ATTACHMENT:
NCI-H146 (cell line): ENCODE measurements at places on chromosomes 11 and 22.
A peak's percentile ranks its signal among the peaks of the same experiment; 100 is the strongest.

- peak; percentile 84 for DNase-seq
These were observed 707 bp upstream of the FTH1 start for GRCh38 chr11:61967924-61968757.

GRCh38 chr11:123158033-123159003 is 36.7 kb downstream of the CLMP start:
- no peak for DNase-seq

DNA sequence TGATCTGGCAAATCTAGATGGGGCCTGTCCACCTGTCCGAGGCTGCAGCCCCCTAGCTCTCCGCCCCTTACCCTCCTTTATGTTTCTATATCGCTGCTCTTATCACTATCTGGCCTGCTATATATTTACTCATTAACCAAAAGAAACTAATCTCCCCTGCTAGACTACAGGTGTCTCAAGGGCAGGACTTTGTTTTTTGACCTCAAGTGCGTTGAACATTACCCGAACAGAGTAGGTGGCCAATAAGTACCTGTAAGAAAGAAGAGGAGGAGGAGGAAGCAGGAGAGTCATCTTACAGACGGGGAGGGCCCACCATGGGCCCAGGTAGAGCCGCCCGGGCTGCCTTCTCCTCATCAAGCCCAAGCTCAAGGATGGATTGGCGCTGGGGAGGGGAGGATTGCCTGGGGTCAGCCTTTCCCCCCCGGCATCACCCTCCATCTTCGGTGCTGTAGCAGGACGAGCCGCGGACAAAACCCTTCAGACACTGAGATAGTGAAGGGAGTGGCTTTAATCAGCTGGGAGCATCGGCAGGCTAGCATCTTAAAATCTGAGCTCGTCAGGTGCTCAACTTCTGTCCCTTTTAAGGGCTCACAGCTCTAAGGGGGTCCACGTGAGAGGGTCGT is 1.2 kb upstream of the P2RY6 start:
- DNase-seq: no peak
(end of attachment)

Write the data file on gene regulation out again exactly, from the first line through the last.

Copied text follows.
NCI-H146 (cell line): ENCODE measurements at places on chromosomes 11 and 22.
A peak's percentile ranks its signal among the peaks of the same experiment; 100 is the strongest.

- peak; percentile 84 for DNase-seq
These were observed 707 bp upstream of the FTH1 start for GRCh38 chr11:61967924-61968757.

GRCh38 chr11:123158033-123159003 is 36.7 kb downstream of the CLMP start:
- no peak for DNase-seq

DNA sequence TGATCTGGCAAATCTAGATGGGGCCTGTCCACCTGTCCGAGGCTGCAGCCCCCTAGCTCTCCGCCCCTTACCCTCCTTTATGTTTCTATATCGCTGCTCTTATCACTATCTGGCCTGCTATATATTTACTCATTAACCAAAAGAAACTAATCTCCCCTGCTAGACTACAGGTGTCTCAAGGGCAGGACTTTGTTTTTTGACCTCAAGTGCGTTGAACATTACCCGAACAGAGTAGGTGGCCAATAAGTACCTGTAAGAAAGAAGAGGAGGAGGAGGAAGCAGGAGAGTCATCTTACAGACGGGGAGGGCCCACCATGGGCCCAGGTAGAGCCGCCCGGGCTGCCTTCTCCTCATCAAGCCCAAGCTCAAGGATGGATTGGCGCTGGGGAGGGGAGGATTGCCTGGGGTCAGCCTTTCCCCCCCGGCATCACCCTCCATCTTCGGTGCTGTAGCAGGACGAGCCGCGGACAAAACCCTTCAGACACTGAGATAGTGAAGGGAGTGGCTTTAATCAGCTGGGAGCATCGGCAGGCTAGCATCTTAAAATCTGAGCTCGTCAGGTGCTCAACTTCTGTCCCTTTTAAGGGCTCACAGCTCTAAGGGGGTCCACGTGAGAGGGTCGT is 1.2 kb upstream of the P2RY6 start:
- DNase-seq: no peak